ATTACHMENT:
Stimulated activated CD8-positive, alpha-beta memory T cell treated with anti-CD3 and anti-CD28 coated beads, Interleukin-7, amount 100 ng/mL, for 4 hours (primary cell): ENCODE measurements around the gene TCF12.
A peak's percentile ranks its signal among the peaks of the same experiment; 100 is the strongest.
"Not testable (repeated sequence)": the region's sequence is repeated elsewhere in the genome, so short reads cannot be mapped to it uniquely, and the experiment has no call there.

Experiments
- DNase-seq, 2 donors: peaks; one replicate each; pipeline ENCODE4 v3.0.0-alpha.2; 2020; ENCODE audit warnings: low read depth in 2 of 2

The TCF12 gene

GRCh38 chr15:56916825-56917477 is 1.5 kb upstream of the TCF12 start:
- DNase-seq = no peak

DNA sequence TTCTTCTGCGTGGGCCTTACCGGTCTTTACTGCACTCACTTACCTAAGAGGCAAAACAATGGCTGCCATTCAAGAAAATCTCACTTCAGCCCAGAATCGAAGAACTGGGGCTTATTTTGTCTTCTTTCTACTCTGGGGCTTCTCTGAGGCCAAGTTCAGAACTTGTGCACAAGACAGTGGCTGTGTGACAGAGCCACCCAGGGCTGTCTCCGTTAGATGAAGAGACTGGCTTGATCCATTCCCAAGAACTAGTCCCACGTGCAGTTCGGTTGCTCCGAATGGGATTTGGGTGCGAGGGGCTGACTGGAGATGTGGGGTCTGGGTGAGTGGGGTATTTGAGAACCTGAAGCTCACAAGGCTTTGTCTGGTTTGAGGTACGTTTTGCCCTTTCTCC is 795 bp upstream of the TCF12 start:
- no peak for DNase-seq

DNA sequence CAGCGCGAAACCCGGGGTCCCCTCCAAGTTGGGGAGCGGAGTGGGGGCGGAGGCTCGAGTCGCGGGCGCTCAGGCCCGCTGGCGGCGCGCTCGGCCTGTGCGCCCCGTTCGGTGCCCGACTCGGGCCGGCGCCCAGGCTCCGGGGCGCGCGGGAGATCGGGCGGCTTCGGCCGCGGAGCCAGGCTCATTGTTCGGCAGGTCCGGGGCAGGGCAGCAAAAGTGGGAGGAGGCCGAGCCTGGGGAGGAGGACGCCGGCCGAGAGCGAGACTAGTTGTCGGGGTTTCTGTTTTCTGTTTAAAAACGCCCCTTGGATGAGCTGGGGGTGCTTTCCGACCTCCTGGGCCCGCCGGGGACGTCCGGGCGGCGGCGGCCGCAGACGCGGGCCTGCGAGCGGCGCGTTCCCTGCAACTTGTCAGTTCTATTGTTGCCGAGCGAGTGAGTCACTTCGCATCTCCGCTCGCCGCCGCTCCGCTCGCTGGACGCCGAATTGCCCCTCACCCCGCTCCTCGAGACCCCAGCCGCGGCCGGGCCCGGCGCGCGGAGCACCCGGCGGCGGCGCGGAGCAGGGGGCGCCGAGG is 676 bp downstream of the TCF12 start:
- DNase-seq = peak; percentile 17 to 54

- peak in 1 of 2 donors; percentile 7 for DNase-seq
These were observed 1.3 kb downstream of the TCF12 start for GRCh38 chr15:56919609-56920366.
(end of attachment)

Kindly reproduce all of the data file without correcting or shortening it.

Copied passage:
Stimulated activated CD8-positive, alpha-beta memory T cell treated with anti-CD3 and anti-CD28 coated beads, Interleukin-7, amount 100 ng/mL, for 4 hours (primary cell): ENCODE measurements around the gene TCF12.
A peak's percentile ranks its signal among the peaks of the same experiment; 100 is the strongest.
"Not testable (repeated sequence)": the region's sequence is repeated elsewhere in the genome, so short reads cannot be mapped to it uniquely, and the experiment has no call there.

Experiments
- DNase-seq, 2 donors: peaks; one replicate each; pipeline ENCODE4 v3.0.0-alpha.2; 2020; ENCODE audit warnings: low read depth in 2 of 2

The TCF12 gene

GRCh38 chr15:56916825-56917477 is 1.5 kb upstream of the TCF12 start:
- DNase-seq = no peak

DNA sequence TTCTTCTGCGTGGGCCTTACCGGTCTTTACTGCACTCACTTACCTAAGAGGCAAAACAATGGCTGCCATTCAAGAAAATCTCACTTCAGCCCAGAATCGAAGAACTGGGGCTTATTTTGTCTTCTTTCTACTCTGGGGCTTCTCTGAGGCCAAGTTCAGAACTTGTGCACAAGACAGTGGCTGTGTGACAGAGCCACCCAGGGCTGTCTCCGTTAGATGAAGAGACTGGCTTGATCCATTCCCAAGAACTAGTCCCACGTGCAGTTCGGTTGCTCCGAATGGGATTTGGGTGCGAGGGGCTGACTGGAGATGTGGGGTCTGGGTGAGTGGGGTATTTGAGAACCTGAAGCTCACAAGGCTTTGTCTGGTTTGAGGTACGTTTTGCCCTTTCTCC is 795 bp upstream of the TCF12 start:
- no peak for DNase-seq

DNA sequence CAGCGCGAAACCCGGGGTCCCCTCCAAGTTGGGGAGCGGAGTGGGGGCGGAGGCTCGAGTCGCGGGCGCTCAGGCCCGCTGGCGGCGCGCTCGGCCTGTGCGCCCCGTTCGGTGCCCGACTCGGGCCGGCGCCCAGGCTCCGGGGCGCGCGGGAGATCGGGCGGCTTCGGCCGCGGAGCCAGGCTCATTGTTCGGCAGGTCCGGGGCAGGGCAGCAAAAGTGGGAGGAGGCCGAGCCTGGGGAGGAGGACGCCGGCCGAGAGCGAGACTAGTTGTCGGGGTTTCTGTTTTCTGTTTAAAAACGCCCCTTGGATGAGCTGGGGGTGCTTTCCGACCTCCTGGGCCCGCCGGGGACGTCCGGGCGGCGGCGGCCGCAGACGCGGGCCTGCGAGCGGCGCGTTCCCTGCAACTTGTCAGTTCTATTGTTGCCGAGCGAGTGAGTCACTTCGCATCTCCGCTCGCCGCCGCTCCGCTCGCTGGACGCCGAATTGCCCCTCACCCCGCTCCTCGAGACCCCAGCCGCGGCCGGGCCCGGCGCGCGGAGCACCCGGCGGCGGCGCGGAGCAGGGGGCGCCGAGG is 676 bp downstream of the TCF12 start:
- DNase-seq = peak; percentile 17 to 54

- peak in 1 of 2 donors; percentile 7 for DNase-seq
These were observed 1.3 kb downstream of the TCF12 start for GRCh38 chr15:56919609-56920366.